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PoPI Bodes Big Changes for Real Estate

The Protection of Personal Information Act stands to have far reaching consequences for the real estate industry when fully commenced. Think about it; real estate agents routinely handle personal information such as copies of buyer’s and seller’s identification documents, their tax numbers, bond account numbers etc and the Act will dramatically change how this information is managed and stored.
 
The Idea Behind PoPI
 
PoPi was enacted on the 26th of November 2013 and certain sections thereof came into effect in April 2014. Our Constitution makes specific reference to the right to privacy and includes everyone’s personal information within that right. Essentially PoPI is meant to promote transparency in terms of how personal
information (like your address, medical data, employment history and more) is collected, processed and archived.
 
Businesses will soon be tasked with not only responsibly collecting client’s personal data but also for how they communicate this information and store it. The idea is that this transparency will increase customer confidence, the reliability of databases and will reduce the risk of data breaches.  The Act also calls for a penalty or fine and /or imprisonment of up to 10 years in certain cases. 
 
What PoPI Means for Estate Agents and their Clients
 
“At Leapfrog we always make a point of staying abreast of any legal developments in order to ensure that our clients are given the best, legally compliant service”, says Bruce Swain, MD of Leapfrog Property Group, “As such we are abreast with the measures called for in the Act and are working our franchisees to ensure that the necessary protocols will be put in place once PoPI is fully enacted”.
 
In a nutshell PoPI places specific responsibilities on estate agents when:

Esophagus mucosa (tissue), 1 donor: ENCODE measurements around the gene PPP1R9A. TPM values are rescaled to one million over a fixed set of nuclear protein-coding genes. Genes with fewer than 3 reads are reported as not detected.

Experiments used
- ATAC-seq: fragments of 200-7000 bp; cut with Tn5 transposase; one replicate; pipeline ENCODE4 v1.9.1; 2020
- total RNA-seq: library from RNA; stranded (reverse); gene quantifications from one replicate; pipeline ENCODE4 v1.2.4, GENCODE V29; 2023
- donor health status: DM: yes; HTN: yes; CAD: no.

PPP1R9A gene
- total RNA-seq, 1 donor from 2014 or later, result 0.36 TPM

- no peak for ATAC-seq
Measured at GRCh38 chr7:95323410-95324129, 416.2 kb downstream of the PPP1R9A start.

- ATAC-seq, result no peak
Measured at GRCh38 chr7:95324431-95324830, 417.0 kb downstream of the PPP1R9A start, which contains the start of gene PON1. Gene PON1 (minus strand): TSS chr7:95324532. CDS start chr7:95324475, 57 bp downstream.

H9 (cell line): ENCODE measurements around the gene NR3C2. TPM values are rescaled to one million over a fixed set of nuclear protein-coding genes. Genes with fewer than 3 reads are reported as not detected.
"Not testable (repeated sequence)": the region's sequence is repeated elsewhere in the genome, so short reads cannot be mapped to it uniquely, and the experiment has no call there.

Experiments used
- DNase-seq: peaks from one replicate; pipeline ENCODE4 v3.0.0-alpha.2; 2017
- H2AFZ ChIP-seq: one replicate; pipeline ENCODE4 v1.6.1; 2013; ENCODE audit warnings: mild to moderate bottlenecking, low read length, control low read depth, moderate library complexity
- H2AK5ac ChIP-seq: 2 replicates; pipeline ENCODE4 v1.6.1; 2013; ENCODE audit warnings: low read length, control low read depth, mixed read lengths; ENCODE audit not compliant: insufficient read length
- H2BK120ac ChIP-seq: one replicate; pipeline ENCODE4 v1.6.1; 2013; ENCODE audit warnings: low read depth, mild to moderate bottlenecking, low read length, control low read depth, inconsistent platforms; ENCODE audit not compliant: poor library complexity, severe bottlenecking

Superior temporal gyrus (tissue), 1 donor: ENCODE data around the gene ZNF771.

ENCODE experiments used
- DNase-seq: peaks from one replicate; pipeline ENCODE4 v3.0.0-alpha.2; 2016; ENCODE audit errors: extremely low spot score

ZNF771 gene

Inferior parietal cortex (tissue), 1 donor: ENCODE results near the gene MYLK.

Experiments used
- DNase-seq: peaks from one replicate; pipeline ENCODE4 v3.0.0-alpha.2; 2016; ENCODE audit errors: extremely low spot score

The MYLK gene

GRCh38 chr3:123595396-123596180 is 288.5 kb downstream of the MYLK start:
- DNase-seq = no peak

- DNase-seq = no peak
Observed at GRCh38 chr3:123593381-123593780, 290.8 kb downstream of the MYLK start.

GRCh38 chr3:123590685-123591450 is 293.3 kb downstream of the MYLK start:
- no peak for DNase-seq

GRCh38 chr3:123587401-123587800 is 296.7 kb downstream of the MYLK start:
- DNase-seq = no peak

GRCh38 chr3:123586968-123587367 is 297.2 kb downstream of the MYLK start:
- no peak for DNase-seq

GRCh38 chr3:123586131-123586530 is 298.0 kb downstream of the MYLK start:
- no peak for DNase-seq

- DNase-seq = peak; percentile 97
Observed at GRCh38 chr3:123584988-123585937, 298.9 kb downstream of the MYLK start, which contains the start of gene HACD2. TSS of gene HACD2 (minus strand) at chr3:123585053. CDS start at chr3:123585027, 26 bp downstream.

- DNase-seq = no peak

·         Collecting information from prospective clients: once PoPI kicks in agents will need to obtain a potential client’s consent to send them any property listings or newsletters. “While we’re not there yet the advice we’ve obtained is that it will be wise for agents to obtain written consent from all potential clients before sending them any information”, Swain adds.

·         Client information will need to be stored in such a way that only individuals with the necessary authorisation will be able to obtain access. “As we understand it it’s likely that electronic record keeping and archiving will become compulsory”, explains Swain. 

·         Emails will be likely be strictly controlled and it may become necessary to encode emails containing information such as offers to purchase that have already been signed by one party.

·         It will no longer be permissible to use anyone’s personal information in order to send them direct marketing without their written permission.

“At Leapfrog we believe that the Act is necessary and will protect consumers in their dealings with service providers who require personal information”, believes Swain, “As agents we’ll have to be aware of these changes and significantly alter our approach to electronic marketing as well as the traditional mail drops, if we’re not to fall afoul of PoPI”.


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